copied, i.e. whether the result is EQ to the argument, however many other

functions in Common Lisp have similar implementation-dependent behavior.

Implementation-dependent storage allocation or reuse is considered

more benign than implementation-dependent applicability of an operation.

Point 3 recognizes that ADJUST-ARRAY offers features that are offered by

no other function and which are useful in cases involving non-adjustable

arrays (for what amounts to copying). This change would allow an

expression such as:


to work reliably. Those desiring the old behavior could do:



(ERROR "Array cannot be adjusted."))

to get the old style error checking.

Point 5 recycles the name ADJUSTABLE-ARRAY-P as a test for whether an

array is adjusted in place or by copying.

Point 2 preserves the raison d'etre of simple arrays, which is to provide

a portable interface to implementation-dependent specialized arrays that

trade decreased functionality for faster access. A proposed alternative

was to specify a way to create an array that is guaranteed not to be

simple. This would have made (typep (make-array ...) 'simple-array)

return the same value in all implementations, but would have required

large changes to some implementations and would be of little benefit to

users. Users need to know that certain arrays are simple, so they can

put in declarations and get higher performance, but users have no need to

be able to create arrays that are definitely non-simple (for lower

performance) or definitely non-adjustable.


1. The following program is conforming.

(defun double (a)

(adjust-array a (* (length a) 2)))

(double (make-array 30))

2. The following program is conforming. In no implementation is the

type declaration violated.

(let ((a (make-array 100)))

(declare (simple-array a))

(frob a))

3. The following program is non-conforming. The consequences of this

program are undefined because the type declaration is violated in some


(let ((a (make-array 100 :adjustable t)))

(declare (simple-array a))

(frob a))

Current Practice:

Every correct CLtL implementation conforms to points 1 and 2. It is

unlikely that any implementation currently exists that conforms to points

3, 4, and 5. Points 3 and 4 involve additions to an implementation to

support the copying form of ADJUST-ARRAY. Point 5 may involve a change

to ADJUSTABLE-ARRAY-P or may be able to use the existing implementation

of the function.

Symbolics Genera makes :ADJUSTABLE NIL arrays adjustable in most cases,

and ignores adjustability in deciding whether an array is a SIMPLE-ARRAY.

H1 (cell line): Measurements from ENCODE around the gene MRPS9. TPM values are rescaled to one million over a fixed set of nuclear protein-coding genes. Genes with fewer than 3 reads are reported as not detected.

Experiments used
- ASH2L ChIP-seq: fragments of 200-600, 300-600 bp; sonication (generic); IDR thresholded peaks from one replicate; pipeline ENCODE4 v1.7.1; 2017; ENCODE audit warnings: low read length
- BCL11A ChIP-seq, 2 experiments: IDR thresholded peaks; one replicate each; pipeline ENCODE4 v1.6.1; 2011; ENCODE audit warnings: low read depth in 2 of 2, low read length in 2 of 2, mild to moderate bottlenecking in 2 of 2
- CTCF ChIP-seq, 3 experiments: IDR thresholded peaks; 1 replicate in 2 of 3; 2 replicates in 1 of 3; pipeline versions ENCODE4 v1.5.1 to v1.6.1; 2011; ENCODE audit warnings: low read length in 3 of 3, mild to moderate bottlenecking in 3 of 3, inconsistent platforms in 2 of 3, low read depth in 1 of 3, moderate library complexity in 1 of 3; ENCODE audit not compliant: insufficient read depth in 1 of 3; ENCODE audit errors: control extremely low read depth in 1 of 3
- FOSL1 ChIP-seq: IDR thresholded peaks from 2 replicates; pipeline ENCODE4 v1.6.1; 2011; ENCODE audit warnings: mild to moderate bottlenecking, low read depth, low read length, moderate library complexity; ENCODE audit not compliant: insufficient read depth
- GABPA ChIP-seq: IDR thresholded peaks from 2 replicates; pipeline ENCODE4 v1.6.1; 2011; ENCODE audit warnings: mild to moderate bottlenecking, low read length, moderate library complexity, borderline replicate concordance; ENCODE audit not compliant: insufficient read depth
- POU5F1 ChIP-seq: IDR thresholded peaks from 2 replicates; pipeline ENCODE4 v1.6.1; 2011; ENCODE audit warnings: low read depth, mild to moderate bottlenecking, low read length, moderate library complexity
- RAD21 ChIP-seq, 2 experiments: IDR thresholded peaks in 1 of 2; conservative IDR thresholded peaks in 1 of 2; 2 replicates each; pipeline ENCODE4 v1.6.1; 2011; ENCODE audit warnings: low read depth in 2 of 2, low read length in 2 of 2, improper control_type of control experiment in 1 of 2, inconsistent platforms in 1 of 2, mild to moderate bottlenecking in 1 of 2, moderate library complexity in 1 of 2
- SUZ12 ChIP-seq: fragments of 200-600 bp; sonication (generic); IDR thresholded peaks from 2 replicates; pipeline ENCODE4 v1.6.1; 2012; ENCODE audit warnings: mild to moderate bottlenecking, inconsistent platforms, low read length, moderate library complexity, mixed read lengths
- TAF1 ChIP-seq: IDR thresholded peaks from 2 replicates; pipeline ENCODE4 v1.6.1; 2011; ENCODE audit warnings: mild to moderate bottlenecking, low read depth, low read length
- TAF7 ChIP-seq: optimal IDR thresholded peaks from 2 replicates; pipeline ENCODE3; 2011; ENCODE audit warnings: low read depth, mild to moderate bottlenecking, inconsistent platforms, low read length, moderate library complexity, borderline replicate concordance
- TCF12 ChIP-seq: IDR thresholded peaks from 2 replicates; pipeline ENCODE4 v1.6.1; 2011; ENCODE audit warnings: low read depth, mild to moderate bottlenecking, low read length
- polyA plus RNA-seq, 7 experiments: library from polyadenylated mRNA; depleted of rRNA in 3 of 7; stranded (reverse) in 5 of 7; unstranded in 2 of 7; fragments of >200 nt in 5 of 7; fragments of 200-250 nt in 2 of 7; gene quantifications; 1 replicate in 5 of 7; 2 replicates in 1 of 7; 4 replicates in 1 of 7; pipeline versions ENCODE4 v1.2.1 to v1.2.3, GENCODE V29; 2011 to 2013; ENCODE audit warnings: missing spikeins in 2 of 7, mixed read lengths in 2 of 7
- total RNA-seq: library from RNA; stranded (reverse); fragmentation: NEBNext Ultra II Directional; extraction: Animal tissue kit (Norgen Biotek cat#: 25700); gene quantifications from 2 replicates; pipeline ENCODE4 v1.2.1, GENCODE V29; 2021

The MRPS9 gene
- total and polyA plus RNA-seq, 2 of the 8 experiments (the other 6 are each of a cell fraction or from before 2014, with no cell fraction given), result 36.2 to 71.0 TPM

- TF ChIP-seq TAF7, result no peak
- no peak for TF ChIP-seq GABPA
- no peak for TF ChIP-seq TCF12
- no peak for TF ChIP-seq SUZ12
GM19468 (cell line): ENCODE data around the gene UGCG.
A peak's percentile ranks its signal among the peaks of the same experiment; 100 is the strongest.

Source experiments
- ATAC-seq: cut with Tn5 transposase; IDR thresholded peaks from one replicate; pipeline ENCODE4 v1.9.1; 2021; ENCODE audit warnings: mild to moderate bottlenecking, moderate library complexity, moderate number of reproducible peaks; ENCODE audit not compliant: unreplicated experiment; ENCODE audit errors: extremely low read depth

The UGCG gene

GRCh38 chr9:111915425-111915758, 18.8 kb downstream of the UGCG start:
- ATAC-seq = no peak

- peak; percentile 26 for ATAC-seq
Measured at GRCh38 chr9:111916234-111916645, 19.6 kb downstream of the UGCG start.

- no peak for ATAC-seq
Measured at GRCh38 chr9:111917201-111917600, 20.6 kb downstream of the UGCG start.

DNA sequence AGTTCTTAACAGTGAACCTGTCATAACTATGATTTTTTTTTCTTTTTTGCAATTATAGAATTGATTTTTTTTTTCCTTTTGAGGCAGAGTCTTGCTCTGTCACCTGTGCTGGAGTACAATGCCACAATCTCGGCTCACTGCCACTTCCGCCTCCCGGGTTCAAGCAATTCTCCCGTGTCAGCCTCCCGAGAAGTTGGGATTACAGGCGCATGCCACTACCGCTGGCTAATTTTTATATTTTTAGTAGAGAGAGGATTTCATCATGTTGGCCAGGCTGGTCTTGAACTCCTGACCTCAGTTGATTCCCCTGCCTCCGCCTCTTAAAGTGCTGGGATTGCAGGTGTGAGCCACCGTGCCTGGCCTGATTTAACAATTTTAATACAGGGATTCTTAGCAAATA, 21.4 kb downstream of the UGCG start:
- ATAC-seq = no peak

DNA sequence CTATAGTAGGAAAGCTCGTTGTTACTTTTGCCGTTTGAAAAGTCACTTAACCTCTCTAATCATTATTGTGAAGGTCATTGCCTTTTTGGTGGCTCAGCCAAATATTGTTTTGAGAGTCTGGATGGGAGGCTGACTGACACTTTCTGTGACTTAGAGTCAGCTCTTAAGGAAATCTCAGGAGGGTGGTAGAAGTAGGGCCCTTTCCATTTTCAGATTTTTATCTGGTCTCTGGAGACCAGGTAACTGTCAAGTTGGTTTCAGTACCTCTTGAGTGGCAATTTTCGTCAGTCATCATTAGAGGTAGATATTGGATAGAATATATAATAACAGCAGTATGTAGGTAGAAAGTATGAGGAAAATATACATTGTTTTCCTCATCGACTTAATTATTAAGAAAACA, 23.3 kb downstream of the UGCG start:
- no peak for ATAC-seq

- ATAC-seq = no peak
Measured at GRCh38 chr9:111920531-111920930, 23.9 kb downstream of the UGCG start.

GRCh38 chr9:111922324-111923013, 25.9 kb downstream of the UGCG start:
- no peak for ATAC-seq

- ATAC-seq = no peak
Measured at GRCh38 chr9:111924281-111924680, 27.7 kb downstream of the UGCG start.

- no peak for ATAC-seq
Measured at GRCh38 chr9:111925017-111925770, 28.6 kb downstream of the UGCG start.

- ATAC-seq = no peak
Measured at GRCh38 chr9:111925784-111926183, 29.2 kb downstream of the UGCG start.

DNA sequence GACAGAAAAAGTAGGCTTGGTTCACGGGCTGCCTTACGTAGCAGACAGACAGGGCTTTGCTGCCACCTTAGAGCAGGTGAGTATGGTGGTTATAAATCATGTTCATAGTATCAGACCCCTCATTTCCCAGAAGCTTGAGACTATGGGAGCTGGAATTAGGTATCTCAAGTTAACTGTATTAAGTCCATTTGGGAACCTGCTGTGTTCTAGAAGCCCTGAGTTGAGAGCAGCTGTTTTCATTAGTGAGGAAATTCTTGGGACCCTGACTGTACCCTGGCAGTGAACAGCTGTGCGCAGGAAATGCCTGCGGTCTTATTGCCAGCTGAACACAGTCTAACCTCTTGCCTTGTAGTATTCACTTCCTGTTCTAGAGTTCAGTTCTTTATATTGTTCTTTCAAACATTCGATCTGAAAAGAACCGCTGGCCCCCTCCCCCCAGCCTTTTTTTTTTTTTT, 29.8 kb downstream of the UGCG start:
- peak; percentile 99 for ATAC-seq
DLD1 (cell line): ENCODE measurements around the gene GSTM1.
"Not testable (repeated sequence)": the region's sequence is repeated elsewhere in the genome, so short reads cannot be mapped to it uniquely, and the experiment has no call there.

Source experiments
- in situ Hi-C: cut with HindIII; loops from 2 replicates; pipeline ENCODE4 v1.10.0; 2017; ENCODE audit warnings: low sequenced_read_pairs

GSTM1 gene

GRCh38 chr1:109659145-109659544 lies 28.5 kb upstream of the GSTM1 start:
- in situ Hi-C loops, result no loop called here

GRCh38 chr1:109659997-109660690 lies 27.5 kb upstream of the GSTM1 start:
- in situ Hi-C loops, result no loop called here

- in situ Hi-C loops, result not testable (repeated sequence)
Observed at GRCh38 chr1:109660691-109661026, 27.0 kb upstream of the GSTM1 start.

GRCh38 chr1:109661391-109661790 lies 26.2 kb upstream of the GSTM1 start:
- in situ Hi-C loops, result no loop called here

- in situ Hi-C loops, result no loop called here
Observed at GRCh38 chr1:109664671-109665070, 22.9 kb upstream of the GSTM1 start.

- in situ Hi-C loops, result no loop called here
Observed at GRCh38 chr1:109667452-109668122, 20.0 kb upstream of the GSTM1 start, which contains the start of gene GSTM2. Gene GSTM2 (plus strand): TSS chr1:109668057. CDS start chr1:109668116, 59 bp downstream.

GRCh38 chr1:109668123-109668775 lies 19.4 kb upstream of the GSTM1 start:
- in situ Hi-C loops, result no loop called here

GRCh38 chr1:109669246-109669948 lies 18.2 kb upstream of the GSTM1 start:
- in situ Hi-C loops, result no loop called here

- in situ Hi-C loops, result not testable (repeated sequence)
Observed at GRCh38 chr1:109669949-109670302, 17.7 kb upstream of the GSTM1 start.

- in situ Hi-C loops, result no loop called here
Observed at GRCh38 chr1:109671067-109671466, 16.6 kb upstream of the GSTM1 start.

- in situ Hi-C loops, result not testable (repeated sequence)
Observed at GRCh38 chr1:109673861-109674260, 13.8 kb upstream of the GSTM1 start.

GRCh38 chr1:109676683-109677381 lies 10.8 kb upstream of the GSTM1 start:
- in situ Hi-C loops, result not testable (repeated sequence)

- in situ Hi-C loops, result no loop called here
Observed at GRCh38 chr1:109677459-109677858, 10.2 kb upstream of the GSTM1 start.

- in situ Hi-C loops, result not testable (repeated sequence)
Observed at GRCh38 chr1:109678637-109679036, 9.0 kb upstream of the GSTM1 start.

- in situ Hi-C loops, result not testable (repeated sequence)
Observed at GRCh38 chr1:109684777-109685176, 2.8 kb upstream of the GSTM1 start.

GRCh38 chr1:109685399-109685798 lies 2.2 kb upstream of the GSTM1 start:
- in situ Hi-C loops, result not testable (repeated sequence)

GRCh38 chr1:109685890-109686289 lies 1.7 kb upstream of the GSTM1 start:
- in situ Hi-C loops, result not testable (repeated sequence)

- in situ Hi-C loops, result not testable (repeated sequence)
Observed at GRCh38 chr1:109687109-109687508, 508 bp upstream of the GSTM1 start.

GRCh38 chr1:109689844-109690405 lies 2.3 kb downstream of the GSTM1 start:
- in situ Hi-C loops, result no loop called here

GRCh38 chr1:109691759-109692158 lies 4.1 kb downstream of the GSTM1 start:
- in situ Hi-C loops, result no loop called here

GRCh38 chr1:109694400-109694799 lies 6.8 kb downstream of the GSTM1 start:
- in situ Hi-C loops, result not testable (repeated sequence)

The arrays that are internally simple in Symbolics Genera are a different

subset of arrays from the type SIMPLE-ARRAY, because simplicity in that

implementation depends on the rank and total-size as well as on the

fill-pointer and displacement, thus Genera does not use the type

SIMPLE-ARRAY for anything.

Lucid, IIM, Ibuki, and Symbolics Cloe make :ADJUSTABLE NIL arrays

non-adjustable in all cases, and make every array non-simple that CLTL

does not require to be simple.

Macintosh Allegro Common Lisp v1.2 makes :ADJUSTABLE NIL arrays

non-adjustable in all cases, makes all arrays of rank other than 1

non-simple (violating point 1), and makes every array non-simple that

CLTL does not require to be simple.

Cost to Implementors:

The change to ADJUSTABLE-ARRAY-P is easy. The change to ADJUST-ARRAY may

involve some complex coding but should not be a large task. No changes

are required to anything connected with SIMPLE-ARRAY.

Cost to Users:

None in code that does not call ADJUSTABLE-ARRAY-P. This is a fully

upward-compatible change from the user's standpoint.


Programs that use simple arrays and/or adjust arrays will be easier

to port, as the language specification for these features will be

clearer. More programs will be able to call ADJUST-ARRAY, as its use

will not be restricted to a subset of arrays.


Users who expect adjusting arrays created with :ADJUSTABLE NIL to signal

an error would not get the desired signal. A few programs might have

porting problems due to variation among implementations of whether the

result of ADJUST-ARRAY is EQ to the first argument.


Most people believe the status quo is unaesthetic. Having an aspect of

the language more clearly specified is an aesthetic improvement.

Allowing ADJUST-ARRAY on all arrays is an aesthetic improvement.


There are at least 110 messages of discussion preceding this version of the

proposal. It does not seem feasible to summarize them here.

Dick Gabriel, Dave Moon, and Guy Steele support this proposal.

Some commentors would like to get rid of ADJUSTABLE-ARRAY-P, since

ADJUST-ARRAY now works on all arrays. Other commentors have said that

ADJUSTABLE-ARRAY-P is still needed in some applications, such as user

written functions that behave like VECTOR-PUSH-EXTEND, and hence should

be kept; the concept of "adjustable array" is still meaningful.